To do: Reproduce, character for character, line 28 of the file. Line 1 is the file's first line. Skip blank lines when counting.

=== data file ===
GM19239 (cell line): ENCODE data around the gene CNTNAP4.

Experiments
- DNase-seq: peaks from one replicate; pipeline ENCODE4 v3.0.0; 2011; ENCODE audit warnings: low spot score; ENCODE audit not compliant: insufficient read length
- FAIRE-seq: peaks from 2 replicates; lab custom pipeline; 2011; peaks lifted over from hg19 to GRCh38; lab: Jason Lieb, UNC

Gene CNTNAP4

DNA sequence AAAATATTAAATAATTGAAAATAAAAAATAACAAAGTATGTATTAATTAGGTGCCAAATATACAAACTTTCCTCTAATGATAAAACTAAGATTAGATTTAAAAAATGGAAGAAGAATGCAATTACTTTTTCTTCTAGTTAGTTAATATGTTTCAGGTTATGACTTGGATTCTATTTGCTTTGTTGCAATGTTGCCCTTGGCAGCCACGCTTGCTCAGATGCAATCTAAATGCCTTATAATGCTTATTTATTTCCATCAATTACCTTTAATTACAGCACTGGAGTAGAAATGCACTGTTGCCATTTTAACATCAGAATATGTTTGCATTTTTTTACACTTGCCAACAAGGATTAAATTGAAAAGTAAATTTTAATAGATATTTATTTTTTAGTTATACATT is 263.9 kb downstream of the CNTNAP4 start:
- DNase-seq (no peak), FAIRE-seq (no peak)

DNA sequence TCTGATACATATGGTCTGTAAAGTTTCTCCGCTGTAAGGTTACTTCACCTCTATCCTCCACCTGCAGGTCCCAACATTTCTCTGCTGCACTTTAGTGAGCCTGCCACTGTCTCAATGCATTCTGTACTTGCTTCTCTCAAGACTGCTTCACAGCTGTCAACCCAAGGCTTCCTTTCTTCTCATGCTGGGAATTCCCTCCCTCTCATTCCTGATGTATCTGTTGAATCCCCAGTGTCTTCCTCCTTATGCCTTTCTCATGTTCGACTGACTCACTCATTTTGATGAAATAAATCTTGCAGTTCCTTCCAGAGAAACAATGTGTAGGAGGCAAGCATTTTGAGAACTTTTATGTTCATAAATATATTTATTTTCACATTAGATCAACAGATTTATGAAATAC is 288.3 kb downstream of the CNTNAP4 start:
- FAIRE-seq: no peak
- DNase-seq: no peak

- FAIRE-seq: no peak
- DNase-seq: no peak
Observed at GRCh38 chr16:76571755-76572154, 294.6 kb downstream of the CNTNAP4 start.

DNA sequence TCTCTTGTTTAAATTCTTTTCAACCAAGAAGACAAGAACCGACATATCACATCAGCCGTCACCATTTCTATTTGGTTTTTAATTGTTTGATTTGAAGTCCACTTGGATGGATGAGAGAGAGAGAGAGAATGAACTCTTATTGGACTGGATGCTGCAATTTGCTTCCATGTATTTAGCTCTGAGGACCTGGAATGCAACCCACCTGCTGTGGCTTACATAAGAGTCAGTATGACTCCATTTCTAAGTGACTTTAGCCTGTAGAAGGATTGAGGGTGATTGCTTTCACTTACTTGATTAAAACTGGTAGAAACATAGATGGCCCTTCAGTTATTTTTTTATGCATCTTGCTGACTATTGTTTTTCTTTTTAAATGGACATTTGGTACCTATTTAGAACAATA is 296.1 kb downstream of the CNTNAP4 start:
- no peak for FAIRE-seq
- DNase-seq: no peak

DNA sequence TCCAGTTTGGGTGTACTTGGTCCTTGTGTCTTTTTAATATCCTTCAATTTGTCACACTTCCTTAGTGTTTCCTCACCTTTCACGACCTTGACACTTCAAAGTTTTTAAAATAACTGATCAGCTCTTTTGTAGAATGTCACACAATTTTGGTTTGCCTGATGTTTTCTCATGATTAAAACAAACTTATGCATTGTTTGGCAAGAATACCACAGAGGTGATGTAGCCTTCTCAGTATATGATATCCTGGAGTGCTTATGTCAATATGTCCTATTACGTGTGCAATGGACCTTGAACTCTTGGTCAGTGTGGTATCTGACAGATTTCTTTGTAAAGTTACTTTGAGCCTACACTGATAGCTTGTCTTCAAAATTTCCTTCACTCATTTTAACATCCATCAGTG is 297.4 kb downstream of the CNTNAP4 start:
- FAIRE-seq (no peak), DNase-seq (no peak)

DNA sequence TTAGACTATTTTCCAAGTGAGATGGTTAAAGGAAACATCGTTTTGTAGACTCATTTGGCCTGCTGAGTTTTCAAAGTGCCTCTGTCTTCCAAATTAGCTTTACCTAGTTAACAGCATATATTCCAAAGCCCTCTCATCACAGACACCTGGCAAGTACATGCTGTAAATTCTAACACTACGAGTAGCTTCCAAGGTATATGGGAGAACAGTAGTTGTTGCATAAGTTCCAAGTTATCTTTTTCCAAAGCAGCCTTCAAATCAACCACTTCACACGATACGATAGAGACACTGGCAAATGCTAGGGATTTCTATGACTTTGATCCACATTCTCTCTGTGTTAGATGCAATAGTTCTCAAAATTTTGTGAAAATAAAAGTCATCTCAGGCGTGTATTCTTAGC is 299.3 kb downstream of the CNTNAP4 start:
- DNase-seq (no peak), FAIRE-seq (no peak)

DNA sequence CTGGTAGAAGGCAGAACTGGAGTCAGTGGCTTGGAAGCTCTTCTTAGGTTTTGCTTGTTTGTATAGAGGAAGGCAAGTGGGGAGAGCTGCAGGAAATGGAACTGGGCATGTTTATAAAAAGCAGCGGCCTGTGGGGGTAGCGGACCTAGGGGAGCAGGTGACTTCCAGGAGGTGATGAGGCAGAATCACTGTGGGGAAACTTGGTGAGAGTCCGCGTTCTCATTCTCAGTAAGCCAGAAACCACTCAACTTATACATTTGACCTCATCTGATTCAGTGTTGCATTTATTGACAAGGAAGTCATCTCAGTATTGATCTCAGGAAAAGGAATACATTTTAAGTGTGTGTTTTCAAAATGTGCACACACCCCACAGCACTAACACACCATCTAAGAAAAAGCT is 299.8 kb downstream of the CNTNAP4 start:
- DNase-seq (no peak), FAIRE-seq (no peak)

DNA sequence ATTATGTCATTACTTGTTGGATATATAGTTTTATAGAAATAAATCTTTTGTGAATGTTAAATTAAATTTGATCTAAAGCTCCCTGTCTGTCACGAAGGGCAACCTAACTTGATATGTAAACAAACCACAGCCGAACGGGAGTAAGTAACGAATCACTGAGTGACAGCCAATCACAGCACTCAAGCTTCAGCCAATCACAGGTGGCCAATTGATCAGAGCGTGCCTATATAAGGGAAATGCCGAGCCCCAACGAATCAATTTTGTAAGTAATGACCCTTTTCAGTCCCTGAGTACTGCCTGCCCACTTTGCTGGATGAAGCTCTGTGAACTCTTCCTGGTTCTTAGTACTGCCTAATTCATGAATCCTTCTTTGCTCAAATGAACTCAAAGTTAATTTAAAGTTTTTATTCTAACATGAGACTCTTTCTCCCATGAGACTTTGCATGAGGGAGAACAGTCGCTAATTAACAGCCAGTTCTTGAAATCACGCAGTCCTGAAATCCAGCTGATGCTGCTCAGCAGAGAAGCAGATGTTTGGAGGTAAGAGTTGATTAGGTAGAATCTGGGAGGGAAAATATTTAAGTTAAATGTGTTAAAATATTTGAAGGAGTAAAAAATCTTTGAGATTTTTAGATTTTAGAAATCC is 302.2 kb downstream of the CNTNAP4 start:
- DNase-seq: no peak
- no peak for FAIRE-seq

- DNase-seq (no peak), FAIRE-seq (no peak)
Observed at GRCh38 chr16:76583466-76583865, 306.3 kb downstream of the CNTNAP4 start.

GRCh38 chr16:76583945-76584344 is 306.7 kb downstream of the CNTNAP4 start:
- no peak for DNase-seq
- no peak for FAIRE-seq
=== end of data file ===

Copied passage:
GRCh38 chr16:76583945-76584344 is 306.7 kb downstream of the CNTNAP4 start: